My favorite letter is dated June 30, 1983 and was sent to me when I was in Zimbabwe. Beth and I had met and become good friends the previous semester when we were at Moody, and even though I wanted to date her, she had not yet seen the light! Things didn’t look very promising because she was going out with some “dweeb” from another college. On top of that, she was planning to transfer to Nursing School in the fall and there was a chance I would never see her again.
Anyway, during the spring I found out that she had broken up with her boyfriend (actually, I pestered her roommate almost every day until she spilled the beans!). I had been praying for this relationship to rupture and was thrilled when it dissolved. But instead of immediately calling her for a date, I decided to wait until she told me this news herself. I thought that if she told me about the breakup, it would be a signal from God that she might be interested in me. I found out in March. April came and went. May went by quickly and then I left for Africa in June.
We both said we would write during the summer, but I seriously doubted if I would ever hear from her again. She wrote several times and then I received a four-page epistle that changed everything. Let me read her closing lines: “Brian, one thing I may not have told you during spring semester, but [the dweeb] and I haven’t been dating since about March. I mean nothing in telling you this other than just updating you because you are my brother and friend. In Jesus, Beth.”
I’ll never forget what I did when I read this. I was sitting on my bed in a dormitory in the middle of Zimbabwe. A number of my students were hanging out with me. I immediately started jumping around the room, shouting, “Yes! Yes! Yes! She finally saw the light!” My African brothers started hugging me and dancing around without even knowing why I was so excited. I then looked up and saw Beth running toward me with her arms outstretched…Oh, wait, that’s a scene from a movie.
Has the light gone on for you today? When God says it, that settles it! What has God said that you need to settle? Have you been doing some dark stuff in the dark?
Rosaria Butterfield writes: “If God is the Creator of all things, and if the Bible has His seal of truth and power, then the Bible has the right to interrogate my life and culture, and not the other way around.”
- Life begins at conception
- You were made in His image
- God designed and assigned gender
- Marriage is one man and one woman for life
- Sin has infected and affected everything since Adam and Eve disobeyed
- Salvation comes only through Christ
- God’s commands are true and right
- Judgment is certain
- Eternity is real
- Jesus is coming again so you better be ready!
John 3:19 says we have a problem: “And this is the judgment: the light has come into the world, and people loved the darkness rather than the light because their works were evil.” Jesus offers you light and life according to John 12:46: “I have come into the world as light, so that whoever believes in me may not remain in darkness.” Listen to what Jesus said in John 8:12: “I am the light of the world. Whoever follows me will never walk in darkness, but will have the light of life.”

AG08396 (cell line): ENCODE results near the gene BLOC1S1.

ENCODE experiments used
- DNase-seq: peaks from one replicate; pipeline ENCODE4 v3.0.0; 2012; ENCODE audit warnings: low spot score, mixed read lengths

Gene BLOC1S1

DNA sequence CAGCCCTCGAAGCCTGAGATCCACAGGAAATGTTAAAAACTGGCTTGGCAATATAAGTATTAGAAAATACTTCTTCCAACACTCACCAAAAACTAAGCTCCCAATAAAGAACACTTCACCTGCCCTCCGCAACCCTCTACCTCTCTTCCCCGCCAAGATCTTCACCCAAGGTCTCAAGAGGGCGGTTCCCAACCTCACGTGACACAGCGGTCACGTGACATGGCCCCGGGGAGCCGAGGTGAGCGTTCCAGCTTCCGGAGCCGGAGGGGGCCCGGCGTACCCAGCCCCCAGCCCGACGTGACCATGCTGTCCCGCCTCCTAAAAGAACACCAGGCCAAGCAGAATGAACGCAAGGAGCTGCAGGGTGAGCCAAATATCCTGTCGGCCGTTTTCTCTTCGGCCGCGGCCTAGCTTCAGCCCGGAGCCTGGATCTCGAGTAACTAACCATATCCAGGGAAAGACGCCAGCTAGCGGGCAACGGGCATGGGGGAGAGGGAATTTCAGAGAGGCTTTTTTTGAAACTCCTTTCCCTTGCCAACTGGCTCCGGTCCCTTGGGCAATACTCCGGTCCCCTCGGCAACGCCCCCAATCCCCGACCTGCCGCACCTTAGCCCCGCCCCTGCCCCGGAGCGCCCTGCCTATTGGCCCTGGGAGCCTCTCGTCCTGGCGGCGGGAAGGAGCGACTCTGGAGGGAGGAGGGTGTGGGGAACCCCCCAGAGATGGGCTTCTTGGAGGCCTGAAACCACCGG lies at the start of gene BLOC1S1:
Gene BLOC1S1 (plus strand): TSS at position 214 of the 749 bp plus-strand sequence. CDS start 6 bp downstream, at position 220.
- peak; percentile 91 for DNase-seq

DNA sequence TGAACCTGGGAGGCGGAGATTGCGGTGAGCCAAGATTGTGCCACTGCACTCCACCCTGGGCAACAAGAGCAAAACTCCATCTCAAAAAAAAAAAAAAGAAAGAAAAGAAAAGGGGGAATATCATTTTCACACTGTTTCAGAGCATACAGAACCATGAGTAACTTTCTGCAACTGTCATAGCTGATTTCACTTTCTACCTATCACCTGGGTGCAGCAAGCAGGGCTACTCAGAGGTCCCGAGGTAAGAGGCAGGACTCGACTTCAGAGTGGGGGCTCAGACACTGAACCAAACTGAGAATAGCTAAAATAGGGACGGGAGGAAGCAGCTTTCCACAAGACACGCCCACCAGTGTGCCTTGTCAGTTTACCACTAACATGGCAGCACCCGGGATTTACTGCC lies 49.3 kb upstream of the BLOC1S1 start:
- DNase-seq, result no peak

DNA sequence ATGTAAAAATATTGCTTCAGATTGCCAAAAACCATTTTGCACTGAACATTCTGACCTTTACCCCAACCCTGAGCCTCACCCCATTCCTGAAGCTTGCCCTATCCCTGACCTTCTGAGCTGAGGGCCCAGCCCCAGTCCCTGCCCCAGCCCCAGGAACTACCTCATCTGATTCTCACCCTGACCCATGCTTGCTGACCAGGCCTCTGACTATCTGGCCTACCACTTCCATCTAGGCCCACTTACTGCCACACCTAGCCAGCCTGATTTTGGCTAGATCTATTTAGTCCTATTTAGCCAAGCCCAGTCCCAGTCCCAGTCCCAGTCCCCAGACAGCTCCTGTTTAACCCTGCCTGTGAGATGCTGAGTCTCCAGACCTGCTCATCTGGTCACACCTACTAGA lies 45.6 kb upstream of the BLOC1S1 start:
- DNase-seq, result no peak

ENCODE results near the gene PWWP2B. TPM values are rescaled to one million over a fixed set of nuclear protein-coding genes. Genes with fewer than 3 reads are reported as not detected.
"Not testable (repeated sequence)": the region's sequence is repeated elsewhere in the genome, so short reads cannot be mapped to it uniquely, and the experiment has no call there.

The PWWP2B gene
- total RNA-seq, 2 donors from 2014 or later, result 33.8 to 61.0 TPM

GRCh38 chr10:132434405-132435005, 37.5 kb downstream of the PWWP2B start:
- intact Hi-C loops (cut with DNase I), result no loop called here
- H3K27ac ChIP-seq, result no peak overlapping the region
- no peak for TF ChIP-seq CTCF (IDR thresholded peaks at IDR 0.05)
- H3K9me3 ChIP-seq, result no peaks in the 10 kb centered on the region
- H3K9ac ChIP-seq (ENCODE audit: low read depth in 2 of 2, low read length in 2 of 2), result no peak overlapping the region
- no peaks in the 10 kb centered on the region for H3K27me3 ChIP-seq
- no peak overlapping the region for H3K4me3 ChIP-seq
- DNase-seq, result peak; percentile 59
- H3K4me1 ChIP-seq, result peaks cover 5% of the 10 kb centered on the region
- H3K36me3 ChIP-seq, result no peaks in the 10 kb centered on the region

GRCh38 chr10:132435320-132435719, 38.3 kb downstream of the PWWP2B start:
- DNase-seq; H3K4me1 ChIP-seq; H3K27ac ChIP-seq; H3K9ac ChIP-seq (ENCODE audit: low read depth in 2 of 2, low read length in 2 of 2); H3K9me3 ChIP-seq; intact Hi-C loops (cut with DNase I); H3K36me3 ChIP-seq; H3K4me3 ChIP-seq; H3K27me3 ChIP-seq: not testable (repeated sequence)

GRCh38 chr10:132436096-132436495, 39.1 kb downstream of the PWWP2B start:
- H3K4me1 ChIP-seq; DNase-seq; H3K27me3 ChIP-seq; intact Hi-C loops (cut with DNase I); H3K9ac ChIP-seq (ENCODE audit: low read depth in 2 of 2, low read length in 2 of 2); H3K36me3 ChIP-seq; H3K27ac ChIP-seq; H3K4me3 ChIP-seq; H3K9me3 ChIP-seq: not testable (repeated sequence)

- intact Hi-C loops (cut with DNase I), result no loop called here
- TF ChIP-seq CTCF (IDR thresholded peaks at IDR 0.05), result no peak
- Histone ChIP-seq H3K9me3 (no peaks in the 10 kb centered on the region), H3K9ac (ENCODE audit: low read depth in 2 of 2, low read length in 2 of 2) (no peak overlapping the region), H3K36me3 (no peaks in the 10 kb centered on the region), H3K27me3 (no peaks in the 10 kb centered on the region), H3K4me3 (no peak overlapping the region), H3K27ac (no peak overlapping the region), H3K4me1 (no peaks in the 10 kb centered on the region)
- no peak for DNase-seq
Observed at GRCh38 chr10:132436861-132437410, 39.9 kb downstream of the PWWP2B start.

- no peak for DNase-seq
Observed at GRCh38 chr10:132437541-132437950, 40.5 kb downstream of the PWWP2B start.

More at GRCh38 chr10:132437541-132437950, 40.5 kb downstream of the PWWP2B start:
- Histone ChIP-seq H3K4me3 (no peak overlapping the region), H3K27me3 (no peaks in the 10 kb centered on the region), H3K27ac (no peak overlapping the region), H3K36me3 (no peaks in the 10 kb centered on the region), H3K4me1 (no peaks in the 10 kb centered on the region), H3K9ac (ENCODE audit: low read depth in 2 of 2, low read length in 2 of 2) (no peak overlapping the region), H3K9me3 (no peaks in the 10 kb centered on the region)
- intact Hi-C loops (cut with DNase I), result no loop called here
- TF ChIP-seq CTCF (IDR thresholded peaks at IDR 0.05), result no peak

It’s chilling that for those who refuse to believe and receive Christ, they will be cast forever into deep and desolate darkness. Jesus said it like this in Matthew 25:30: “And cast the worthless servant into the outer darkness. In that place there will be weeping and gnashing of teeth.” Jude 13 takes us back to Genesis 1:2 as it describes the destiny of the godless: “Wild waves of the sea, casting up the foam of their own shame; wandering stars, for whom the gloom of utter darkness has been reserved forever.”
Without spiritual light from God, we’ll all die in the dark according to 2 Corinthians 4:3-4, 6: “And even if our gospel is veiled, it is veiled to those who are perishing. In their case the god of this world has blinded the minds of the unbelievers, to keep them from seeing the light of the gospel of the glory of Christ, who is the image of God…For God, who said, ‘Let light shine out of darkness,’ has shone in our hearts to give the light of the knowledge of the glory of God in the face of Jesus Christ.”
If you’re tired of dwelling in the darkness, it’s time to repent, believe that Jesus died in your place and receive the light of life into your life. God longs to say to you today, “Let there be light!”
If you’re ready to be transferred from the kingdom of darkness to the kingdom of light, please pray with me.
“Jesus, I’m tired of dwelling in the dark. I confess that because of my sinfulness, I’ve just been stumbling through life. I repent of how I’ve been living. Thank You for coming down into our world and for dying on the cross as my substitute and for rising again on the third day. I believe you are Lord, and You are Light, and I now receive You into my life. Please save me from my sins and be my Savior and give me what I need to live under Your leadership for the rest of my life.”